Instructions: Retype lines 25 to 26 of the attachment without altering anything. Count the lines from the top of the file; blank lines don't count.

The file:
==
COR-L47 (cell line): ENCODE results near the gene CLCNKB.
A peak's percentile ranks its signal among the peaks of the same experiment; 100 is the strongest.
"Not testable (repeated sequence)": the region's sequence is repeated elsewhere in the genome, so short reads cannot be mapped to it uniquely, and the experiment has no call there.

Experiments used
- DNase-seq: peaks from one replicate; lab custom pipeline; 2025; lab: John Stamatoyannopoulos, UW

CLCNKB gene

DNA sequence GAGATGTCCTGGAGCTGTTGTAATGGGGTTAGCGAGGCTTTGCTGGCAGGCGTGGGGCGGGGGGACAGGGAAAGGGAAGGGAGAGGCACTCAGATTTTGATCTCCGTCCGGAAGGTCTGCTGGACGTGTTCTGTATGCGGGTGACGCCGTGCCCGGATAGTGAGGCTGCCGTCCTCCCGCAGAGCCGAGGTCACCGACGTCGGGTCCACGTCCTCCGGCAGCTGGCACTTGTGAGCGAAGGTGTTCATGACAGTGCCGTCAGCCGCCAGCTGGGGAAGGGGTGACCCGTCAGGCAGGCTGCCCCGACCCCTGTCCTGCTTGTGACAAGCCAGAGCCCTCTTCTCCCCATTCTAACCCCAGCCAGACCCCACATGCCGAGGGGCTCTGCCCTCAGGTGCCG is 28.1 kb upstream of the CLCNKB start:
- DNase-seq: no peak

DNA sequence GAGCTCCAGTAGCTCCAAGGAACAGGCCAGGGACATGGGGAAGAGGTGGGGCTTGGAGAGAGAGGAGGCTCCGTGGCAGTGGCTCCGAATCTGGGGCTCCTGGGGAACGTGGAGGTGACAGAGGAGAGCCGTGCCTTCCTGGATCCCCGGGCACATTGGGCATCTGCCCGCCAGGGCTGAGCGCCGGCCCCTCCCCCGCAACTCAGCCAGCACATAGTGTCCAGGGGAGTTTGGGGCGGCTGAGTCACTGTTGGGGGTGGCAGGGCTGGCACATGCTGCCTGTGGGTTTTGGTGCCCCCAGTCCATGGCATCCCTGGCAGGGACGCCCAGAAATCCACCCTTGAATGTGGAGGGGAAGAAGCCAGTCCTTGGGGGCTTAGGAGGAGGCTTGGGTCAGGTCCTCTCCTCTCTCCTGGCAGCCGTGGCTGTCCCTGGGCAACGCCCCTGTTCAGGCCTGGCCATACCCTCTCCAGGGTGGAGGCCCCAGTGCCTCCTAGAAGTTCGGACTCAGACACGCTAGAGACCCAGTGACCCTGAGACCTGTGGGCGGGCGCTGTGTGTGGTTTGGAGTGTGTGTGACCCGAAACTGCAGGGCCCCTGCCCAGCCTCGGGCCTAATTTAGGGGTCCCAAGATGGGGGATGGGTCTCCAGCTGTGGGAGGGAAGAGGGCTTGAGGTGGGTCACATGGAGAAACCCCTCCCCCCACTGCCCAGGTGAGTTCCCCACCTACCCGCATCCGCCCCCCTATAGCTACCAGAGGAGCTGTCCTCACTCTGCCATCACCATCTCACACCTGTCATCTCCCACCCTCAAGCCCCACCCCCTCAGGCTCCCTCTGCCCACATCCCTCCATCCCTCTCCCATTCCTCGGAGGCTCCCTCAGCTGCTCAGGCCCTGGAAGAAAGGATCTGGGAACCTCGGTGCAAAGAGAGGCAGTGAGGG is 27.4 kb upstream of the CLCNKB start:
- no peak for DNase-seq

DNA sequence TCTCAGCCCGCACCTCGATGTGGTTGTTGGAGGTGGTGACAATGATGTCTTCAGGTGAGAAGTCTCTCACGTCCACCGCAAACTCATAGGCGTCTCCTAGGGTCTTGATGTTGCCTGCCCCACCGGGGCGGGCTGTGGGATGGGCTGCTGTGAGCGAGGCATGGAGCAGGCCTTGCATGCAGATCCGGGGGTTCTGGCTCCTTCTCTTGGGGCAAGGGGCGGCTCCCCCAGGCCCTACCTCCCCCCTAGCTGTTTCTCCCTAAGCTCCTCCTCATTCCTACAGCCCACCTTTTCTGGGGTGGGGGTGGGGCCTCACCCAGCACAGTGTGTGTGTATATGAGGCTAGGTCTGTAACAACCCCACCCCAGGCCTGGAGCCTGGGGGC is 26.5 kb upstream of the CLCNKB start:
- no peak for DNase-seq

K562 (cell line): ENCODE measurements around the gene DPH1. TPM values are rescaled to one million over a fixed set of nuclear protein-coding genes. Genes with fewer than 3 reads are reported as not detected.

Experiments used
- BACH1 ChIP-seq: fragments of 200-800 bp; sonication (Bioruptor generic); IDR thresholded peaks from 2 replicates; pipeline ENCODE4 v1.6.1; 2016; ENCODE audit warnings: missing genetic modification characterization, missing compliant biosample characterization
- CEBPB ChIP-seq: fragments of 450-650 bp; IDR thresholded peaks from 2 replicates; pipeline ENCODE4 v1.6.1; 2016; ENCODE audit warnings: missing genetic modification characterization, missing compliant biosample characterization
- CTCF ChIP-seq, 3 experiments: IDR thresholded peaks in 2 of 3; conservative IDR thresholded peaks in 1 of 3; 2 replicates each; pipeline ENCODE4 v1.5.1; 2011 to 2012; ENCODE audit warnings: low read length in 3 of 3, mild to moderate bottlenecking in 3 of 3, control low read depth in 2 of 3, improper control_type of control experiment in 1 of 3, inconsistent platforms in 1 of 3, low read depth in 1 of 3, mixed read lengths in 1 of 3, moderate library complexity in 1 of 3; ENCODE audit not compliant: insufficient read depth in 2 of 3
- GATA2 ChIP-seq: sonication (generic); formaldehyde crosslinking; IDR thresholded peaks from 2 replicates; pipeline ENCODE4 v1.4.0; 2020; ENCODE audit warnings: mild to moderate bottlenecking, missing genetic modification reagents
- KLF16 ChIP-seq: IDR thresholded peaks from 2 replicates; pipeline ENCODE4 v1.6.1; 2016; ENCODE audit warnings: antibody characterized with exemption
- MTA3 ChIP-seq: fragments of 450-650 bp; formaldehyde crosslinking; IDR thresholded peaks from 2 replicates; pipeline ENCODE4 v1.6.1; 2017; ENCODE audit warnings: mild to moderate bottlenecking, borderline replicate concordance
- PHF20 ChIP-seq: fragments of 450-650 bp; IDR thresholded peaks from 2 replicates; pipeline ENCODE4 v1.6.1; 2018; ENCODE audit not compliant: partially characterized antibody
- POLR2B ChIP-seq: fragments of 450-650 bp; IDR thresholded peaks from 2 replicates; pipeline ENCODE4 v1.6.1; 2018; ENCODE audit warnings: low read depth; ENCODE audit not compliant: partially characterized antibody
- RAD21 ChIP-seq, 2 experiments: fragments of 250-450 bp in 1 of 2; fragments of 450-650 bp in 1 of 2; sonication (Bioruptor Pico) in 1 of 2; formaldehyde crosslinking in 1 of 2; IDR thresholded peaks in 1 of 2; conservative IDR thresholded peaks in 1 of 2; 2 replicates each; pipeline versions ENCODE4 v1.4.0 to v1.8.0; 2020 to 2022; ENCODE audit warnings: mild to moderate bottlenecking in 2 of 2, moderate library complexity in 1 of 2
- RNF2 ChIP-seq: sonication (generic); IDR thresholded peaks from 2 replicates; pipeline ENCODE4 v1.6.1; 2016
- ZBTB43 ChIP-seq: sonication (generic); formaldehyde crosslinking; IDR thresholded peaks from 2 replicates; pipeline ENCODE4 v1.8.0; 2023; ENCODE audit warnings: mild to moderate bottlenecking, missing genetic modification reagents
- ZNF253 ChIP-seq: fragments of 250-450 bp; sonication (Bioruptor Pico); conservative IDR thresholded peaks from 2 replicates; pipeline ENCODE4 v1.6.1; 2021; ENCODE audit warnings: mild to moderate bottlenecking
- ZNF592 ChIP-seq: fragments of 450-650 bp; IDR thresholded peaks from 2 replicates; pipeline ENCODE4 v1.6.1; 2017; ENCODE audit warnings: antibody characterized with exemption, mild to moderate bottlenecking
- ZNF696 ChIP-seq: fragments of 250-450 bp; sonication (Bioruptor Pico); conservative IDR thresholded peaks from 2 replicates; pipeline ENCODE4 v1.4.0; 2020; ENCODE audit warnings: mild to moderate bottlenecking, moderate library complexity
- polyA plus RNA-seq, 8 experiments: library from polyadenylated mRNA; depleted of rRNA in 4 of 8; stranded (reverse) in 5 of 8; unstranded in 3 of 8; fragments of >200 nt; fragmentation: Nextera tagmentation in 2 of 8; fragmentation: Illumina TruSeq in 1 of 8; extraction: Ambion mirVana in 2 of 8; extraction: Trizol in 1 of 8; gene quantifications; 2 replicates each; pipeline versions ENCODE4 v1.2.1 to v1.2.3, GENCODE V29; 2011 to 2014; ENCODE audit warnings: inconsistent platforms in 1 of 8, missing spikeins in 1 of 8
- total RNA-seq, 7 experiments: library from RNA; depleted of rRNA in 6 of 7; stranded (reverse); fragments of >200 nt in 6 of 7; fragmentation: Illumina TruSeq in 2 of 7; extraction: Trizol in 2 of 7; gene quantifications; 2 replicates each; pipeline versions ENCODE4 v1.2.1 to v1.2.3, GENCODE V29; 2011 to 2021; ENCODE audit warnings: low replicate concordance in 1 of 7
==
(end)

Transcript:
- ZBTB43 ChIP-seq: sonication (generic); formaldehyde crosslinking; IDR thresholded peaks from 2 replicates; pipeline ENCODE4 v1.8.0; 2023; ENCODE audit warnings: mild to moderate bottlenecking, missing genetic modification reagents
- ZNF253 ChIP-seq: fragments of 250-450 bp; sonication (Bioruptor Pico); conservative IDR thresholded peaks from 2 replicates; pipeline ENCODE4 v1.6.1; 2021; ENCODE audit warnings: mild to moderate bottlenecking